This tip might feel a bit backwards, because we certainly need quality in our music too. But, the quality we need most is in the song, in the musical idea underlying the production. Almost without fail, the best Anden songs came together within the first two hours of work. Spending days (or weeks) tweaking a subpar idea won’t get you a great song — writing tons of ideas and picking the best ones will.
3. Sample relentlessly
Sampling and electronic music go hand in hand — the fastest way to create great sounds is to borrow great sounds from other places. Sample kicks and other drums from different songs, isolate synth one-shots and put them into your track, take a recorder outside and capture street noise to layer under a production. The best producers we know are recycling tons of sounds from other songs — we advise you to do the same.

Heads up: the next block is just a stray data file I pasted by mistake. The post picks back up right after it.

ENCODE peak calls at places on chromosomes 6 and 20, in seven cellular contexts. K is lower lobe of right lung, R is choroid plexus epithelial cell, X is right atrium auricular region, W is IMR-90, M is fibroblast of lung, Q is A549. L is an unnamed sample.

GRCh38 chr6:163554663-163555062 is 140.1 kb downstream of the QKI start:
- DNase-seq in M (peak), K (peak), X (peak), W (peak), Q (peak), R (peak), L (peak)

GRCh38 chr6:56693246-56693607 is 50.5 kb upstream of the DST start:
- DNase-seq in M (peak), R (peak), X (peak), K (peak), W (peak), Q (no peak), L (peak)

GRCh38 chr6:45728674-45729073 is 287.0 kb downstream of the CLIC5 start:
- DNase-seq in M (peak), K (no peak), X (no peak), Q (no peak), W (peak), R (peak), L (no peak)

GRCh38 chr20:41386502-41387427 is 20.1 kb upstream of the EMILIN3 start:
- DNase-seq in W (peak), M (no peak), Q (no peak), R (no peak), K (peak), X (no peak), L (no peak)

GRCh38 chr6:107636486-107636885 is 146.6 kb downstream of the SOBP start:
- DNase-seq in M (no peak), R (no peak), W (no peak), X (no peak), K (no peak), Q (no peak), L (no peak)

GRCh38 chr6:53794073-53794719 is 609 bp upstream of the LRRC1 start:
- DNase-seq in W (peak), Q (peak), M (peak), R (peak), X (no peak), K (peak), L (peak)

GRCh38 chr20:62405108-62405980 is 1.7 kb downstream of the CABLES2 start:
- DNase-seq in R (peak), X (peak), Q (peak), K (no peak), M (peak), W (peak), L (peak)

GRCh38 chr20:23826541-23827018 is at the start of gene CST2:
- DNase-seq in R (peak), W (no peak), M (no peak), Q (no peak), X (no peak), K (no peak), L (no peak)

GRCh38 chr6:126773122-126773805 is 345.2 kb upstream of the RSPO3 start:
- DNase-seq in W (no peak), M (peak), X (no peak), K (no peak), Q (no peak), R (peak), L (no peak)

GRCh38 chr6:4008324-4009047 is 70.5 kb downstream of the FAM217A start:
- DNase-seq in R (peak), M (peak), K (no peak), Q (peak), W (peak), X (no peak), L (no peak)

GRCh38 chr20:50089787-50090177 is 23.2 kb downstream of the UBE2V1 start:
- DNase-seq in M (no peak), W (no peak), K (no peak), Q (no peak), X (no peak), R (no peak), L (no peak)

4. Reference for creativity, arrangement, and engineering
Every song that exists presents valuable material to learn from, and there is no need to reinvent the wheel with your own music. Adapt chord progressions from other songs, remake and slightly tweak synth patches, map out the arrangements of songs that have great energy and rearrange your songs accordingly, and drop well-mixed songs into your production file to try to match their mixdowns.
Use a different song for each of these steps and you’ll have something uniquely yours. Picasso said “art is theft”, and your own voice will come through in this process via your decisions of which ideas you choose to borrow.
5. Perfect sounds are boring